Washington: In order to better manage and engage with younger and older users, as well as to better target them with age-appropriate and relevant content and advertising, Instagram has been experimenting for years.
The Meta-owned platform is currently testing a new set of features designed to verify when people say they are 18 or older, including video selfies, vouching from adult friends, and providing an ID.
According to The Verge, creating an Instagram account requires that you be at least 13 years old, but the company has historically done little to enforce this requirement. It didn't even bother to ask new users their birthdate prior to 2019, much less make an effort to validate this information. However, Instagram has added an increasing number of age-verification features and ways to distinguish between younger users and adults after receiving criticism from privacy and child safety experts.
Instagram currently only asks users to confirm their age when teenagers attempt to edit their birth date to reflect that they are 18 or older. Users can send in images of different ID cards to prove their age, and as of right now, users in the US will also have two more options: social vouching and AI estimation.
Instagram will ask three of the user's mutual followers to confirm their age for the first method, social vouching. The reciprocal followers have three days to respond to Instagram's request and must be over the age of 18. The second technique, known as AI estimation, entails sending a video selfie to Yoti, a third-party business that employs machine learning to determine an individual's age.
The UK government and German digital regulators have both given their approval for the use of Yoti's technology, which is a well-known player in the field of the online age and ID verification. It calculates a target's age using a variety of facial cues. (However, the company admits that it is unsure of the precise nature of these signals. Wrinkles? Unbearable sadness in her eyes? Everything is combined.)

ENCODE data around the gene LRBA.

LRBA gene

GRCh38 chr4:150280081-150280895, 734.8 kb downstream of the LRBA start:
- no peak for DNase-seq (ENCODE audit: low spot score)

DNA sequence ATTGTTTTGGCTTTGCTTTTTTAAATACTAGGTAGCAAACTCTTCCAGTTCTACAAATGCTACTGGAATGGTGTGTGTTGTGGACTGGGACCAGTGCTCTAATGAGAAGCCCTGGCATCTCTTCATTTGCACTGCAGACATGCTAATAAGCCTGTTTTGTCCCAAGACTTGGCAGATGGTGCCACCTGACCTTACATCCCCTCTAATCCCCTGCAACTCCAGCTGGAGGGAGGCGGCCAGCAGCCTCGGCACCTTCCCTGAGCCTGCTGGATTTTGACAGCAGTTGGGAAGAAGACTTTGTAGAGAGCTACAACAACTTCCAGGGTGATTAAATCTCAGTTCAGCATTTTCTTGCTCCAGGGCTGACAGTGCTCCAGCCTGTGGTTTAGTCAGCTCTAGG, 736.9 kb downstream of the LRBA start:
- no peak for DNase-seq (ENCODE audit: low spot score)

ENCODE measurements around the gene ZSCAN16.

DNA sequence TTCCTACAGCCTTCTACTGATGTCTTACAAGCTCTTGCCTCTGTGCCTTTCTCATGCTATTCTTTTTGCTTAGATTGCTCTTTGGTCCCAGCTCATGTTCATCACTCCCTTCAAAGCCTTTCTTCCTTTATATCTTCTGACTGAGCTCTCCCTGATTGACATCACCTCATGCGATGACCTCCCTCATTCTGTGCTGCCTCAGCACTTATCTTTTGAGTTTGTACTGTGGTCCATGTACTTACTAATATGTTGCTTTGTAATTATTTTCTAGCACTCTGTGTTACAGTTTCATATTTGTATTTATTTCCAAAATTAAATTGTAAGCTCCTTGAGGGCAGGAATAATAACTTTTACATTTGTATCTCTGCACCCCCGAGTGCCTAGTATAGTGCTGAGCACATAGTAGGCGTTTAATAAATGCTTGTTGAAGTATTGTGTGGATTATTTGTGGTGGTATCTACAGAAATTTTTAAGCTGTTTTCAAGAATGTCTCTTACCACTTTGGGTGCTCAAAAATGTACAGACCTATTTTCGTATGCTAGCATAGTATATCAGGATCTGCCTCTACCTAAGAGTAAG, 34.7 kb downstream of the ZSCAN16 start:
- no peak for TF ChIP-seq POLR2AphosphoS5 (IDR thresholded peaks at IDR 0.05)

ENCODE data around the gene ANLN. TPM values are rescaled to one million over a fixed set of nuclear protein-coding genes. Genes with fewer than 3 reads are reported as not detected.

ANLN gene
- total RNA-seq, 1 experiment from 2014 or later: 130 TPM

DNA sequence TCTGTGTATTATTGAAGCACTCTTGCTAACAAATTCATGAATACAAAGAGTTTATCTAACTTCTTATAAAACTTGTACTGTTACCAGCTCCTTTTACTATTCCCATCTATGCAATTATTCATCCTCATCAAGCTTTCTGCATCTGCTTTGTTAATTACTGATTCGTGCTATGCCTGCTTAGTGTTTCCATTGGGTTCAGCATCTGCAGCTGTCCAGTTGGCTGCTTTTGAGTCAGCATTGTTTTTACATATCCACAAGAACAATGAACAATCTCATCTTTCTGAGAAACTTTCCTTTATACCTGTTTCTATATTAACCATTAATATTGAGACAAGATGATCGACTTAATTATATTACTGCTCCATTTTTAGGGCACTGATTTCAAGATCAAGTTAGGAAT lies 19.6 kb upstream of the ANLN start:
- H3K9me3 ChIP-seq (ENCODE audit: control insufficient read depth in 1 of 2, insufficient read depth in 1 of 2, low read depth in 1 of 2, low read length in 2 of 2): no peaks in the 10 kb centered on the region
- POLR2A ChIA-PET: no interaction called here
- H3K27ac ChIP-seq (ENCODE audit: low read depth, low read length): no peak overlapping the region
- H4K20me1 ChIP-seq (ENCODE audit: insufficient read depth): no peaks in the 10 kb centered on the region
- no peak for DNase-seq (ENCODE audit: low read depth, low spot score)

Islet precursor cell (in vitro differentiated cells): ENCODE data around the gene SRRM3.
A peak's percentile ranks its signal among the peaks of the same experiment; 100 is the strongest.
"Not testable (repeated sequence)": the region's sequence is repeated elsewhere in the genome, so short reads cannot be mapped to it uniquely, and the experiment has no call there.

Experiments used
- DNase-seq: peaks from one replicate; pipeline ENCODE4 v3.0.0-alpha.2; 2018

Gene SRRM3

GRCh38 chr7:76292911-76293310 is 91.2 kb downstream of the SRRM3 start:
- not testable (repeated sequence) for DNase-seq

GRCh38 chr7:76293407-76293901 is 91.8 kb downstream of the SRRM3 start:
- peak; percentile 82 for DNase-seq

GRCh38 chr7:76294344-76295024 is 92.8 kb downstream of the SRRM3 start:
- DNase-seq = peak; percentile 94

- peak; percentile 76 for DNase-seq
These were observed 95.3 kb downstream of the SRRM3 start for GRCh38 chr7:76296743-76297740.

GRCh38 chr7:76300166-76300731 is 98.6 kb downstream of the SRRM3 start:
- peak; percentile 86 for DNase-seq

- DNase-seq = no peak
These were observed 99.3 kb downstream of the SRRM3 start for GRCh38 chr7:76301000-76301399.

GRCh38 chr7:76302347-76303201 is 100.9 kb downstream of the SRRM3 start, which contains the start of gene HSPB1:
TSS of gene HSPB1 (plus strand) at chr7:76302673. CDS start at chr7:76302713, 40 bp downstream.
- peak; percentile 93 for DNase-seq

You can actually test out Yoti's system online right now (the company claims it doesn't keep any of the information you share with it) and see how accurate it is in the table below. The figures display Yoti's age estimation error rates for various age ranges, skin tones, and genders in years, as reported by The Verge.
Instagram uses a variety of AI-powered tools to attempt to estimate the ages of its users, not just this one. The business has been using automated systems to look for users under the legal age since last year. These tools scan data such as user-posted birthdays and the ages of their friend networks.
Therefore, if a user posts about celebrating their 17th birthday while claiming to be 20 years old, their account will be flagged and they may need to provide age verification. In addition to testing a language-analysis tool that will determine whether a user is an adult or a teen based on how they write, Instagram claims that it is working to add new data points to this system.